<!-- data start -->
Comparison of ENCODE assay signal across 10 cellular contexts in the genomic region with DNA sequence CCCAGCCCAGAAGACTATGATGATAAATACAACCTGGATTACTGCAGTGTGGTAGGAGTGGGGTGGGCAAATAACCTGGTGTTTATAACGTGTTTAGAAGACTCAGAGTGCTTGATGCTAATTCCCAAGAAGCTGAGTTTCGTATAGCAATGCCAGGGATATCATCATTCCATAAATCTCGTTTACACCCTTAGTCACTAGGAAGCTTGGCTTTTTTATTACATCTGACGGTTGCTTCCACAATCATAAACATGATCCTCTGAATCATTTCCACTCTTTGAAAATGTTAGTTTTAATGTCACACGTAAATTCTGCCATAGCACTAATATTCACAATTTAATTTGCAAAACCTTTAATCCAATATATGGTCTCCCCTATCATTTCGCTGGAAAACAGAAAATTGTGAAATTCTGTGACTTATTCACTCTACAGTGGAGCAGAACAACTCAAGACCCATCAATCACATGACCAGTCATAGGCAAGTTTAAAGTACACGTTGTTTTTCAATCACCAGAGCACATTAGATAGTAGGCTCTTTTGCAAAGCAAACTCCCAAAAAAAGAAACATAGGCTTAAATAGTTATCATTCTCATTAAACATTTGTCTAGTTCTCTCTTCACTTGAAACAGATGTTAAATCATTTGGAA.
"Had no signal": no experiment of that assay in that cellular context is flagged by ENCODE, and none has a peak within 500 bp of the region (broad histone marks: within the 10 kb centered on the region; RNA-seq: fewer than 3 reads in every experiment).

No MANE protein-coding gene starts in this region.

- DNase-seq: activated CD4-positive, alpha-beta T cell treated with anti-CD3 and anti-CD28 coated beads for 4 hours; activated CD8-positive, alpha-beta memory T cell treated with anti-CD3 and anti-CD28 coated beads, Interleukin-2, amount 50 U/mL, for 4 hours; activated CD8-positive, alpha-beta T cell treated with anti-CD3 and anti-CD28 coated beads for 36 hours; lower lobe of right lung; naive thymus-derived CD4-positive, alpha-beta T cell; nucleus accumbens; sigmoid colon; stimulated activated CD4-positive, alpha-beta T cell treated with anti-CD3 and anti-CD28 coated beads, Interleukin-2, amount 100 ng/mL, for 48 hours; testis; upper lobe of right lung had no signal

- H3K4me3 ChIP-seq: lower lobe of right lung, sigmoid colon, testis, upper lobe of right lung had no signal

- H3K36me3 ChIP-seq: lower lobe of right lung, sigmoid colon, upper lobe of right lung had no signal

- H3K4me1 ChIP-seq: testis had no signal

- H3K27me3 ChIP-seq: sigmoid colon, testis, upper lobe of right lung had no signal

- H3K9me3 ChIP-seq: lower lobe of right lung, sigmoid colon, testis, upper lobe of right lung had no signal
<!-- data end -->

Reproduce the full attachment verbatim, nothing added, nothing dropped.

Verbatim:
Comparison of ENCODE assay signal across 10 cellular contexts in the genomic region with DNA sequence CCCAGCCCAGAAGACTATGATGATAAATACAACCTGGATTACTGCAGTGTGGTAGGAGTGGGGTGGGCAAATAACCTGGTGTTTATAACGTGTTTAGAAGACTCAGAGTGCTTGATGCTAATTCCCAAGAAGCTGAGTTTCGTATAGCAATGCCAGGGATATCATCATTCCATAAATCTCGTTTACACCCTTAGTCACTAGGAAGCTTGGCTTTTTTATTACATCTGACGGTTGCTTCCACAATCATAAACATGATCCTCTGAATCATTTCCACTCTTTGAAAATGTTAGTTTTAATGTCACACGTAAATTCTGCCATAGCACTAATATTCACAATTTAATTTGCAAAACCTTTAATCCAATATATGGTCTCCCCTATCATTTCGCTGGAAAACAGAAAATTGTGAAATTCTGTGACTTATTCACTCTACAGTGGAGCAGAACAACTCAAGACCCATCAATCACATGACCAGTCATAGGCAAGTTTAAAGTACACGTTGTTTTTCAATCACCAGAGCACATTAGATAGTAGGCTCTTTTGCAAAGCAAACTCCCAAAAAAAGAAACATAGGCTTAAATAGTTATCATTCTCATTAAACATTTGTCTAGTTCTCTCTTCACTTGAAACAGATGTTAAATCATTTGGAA.
"Had no signal": no experiment of that assay in that cellular context is flagged by ENCODE, and none has a peak within 500 bp of the region (broad histone marks: within the 10 kb centered on the region; RNA-seq: fewer than 3 reads in every experiment).

No MANE protein-coding gene starts in this region.

- DNase-seq: activated CD4-positive, alpha-beta T cell treated with anti-CD3 and anti-CD28 coated beads for 4 hours; activated CD8-positive, alpha-beta memory T cell treated with anti-CD3 and anti-CD28 coated beads, Interleukin-2, amount 50 U/mL, for 4 hours; activated CD8-positive, alpha-beta T cell treated with anti-CD3 and anti-CD28 coated beads for 36 hours; lower lobe of right lung; naive thymus-derived CD4-positive, alpha-beta T cell; nucleus accumbens; sigmoid colon; stimulated activated CD4-positive, alpha-beta T cell treated with anti-CD3 and anti-CD28 coated beads, Interleukin-2, amount 100 ng/mL, for 48 hours; testis; upper lobe of right lung had no signal

- H3K4me3 ChIP-seq: lower lobe of right lung, sigmoid colon, testis, upper lobe of right lung had no signal

- H3K36me3 ChIP-seq: lower lobe of right lung, sigmoid colon, upper lobe of right lung had no signal

- H3K4me1 ChIP-seq: testis had no signal

- H3K27me3 ChIP-seq: sigmoid colon, testis, upper lobe of right lung had no signal

- H3K9me3 ChIP-seq: lower lobe of right lung, sigmoid colon, testis, upper lobe of right lung had no signal